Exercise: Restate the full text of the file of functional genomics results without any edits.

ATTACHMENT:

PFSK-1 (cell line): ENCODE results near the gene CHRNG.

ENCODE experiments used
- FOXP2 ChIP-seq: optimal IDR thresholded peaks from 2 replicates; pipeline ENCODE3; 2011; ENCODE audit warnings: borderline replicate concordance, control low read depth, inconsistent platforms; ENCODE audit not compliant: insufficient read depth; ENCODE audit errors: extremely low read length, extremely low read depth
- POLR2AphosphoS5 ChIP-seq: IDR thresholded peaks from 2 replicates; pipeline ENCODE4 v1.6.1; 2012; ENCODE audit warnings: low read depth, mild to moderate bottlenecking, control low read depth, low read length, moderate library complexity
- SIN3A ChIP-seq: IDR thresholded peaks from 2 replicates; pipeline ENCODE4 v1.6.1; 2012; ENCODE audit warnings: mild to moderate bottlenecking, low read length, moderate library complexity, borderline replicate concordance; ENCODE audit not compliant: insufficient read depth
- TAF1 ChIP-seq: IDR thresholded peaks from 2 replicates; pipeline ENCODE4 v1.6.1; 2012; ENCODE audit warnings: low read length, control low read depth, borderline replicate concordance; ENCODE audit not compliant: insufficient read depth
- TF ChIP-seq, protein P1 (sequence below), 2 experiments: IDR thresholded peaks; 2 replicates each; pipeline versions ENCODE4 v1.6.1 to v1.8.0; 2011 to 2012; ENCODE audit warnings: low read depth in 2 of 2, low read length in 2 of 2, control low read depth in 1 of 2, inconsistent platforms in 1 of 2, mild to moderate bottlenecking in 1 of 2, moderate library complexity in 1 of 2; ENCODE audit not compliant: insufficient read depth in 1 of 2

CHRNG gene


PFSK-1 (cell line): ENCODE results near the gene CHRNG.

ENCODE experiments used
- FOXP2 ChIP-seq: optimal IDR thresholded peaks from 2 replicates; pipeline ENCODE3; 2011; ENCODE audit warnings: borderline replicate concordance, control low read depth, inconsistent platforms; ENCODE audit not compliant: insufficient read depth; ENCODE audit errors: extremely low read length, extremely low read depth
- POLR2AphosphoS5 ChIP-seq: IDR thresholded peaks from 2 replicates; pipeline ENCODE4 v1.6.1; 2012; ENCODE audit warnings: low read depth, mild to moderate bottlenecking, control low read depth, low read length, moderate library complexity
- SIN3A ChIP-seq: IDR thresholded peaks from 2 replicates; pipeline ENCODE4 v1.6.1; 2012; ENCODE audit warnings: mild to moderate bottlenecking, low read length, moderate library complexity, borderline replicate concordance; ENCODE audit not compliant: insufficient read depth
- TAF1 ChIP-seq: IDR thresholded peaks from 2 replicates; pipeline ENCODE4 v1.6.1; 2012; ENCODE audit warnings: low read length, control low read depth, borderline replicate concordance; ENCODE audit not compliant: insufficient read depth
- TF ChIP-seq, protein P1 (sequence below), 2 experiments: IDR thresholded peaks; 2 replicates each; pipeline versions ENCODE4 v1.6.1 to v1.8.0; 2011 to 2012; ENCODE audit warnings: low read depth in 2 of 2, low read length in 2 of 2, control low read depth in 1 of 2, inconsistent platforms in 1 of 2, mild to moderate bottlenecking in 1 of 2, moderate library complexity in 1 of 2; ENCODE audit not compliant: insufficient read depth in 1 of 2

CHRNG gene